Eoin Colfer reinvigorated the world of faery with Artemis Fowl, the fairy with attitude and R J Anderson’s Knife is a heroine in the same irreverent and rebellious mould.
Chosen by the queen to be a hunter, Knife is one of the few faeries allowed to leave the confines of their home (an ancient oak). As she hunts for food (the Oakenfolk are keen on roast squirrel) she has to be alert to danger – her battle with a predatory crow will have the reader on the edge of their seat. Another danger is posed by contact with humans – or is it? Knife spies on the humans in their nearby house and is riveted by the unfolding drama within when the son of the household, Paul, is hit by a car and paralysed from the waist down.
Knife’s curiosity is also sparked by the very different and feeling way that these humans interact with each other. The Oakenfolk never do anything freely for each other and never say thank you – if they did they would be indebted forever. Gradually Knife realises how solitary, selfish and lonely life in the Oak has become. How has this happened? Why are the faeries’ magic powers so diminished? And why does the queen insist that humans are dangerous?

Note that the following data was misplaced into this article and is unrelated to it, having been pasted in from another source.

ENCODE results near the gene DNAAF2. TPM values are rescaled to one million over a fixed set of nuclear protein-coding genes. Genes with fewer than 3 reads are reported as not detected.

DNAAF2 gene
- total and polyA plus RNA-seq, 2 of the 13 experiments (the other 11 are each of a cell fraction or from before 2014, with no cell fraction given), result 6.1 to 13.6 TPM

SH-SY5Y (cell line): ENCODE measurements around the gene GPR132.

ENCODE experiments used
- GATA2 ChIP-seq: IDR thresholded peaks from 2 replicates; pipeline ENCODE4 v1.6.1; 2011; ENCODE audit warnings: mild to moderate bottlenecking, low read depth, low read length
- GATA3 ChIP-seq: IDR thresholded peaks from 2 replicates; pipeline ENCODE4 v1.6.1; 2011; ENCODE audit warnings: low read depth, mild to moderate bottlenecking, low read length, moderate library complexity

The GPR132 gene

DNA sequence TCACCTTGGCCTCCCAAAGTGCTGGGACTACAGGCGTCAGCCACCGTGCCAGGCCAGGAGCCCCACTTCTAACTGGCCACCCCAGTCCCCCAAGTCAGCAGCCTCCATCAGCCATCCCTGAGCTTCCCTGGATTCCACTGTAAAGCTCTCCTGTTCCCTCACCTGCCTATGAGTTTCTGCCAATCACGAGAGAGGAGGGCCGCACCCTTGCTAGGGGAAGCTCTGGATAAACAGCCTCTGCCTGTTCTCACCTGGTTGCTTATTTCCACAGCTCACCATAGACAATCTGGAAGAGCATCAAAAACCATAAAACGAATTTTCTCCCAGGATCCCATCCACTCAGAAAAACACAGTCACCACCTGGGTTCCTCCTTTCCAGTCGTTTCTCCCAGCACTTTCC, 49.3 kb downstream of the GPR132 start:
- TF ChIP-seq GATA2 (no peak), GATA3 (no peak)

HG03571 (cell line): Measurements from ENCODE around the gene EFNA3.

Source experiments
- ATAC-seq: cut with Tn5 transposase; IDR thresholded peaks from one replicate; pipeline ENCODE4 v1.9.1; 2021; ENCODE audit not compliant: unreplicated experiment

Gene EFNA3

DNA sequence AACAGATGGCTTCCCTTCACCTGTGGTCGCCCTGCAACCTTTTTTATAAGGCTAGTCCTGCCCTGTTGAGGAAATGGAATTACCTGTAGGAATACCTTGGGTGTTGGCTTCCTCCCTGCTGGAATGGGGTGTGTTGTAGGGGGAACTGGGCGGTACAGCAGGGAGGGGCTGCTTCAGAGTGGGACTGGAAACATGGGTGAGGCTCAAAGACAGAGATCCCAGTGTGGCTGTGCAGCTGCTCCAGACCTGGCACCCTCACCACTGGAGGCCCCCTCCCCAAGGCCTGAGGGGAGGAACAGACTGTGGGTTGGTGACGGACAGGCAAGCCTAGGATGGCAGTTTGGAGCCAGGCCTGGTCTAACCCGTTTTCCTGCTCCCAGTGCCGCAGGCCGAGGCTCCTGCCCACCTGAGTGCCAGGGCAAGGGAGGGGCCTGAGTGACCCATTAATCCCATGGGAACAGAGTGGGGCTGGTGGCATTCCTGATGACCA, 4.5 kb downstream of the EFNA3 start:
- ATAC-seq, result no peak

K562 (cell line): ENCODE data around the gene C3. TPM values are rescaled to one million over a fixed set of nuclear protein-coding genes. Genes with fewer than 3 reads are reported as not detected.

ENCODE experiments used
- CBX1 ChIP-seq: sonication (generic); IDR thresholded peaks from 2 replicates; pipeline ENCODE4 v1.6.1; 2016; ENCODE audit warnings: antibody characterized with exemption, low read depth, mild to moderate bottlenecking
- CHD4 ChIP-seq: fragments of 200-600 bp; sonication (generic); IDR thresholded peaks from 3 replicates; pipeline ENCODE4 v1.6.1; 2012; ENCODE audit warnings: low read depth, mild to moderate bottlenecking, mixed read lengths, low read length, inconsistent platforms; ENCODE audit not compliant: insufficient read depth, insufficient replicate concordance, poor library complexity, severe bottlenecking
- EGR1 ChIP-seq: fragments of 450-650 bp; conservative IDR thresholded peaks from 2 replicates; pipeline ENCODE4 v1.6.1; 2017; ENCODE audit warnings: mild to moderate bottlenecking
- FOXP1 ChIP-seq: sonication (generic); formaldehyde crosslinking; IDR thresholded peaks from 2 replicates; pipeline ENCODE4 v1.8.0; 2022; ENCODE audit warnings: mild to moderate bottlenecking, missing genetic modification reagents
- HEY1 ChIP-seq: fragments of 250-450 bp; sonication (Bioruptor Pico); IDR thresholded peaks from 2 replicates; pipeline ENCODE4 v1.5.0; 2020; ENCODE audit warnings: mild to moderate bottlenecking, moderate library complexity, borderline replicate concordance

This novel is both a thriller as we see Knife follow the clues and get to the bottom of things and a novel of ideas (should we value thoughts and feelings?). There is also romance as Knife the faery and Paul the human grow closer. Knife’s adventures carry the novel along at a cracking pace and Anderson creates a convincing miniature Oakenworld. The final section of the novel with its reliance on diaries to resolve the mystery creaks a little but Anderson commendably resists the temptation to use faery magic to restore Paul’s mobility. Her portrait of a young man in the process of accepting his disability is sensitively done. This is a lively and engrossing debut novel.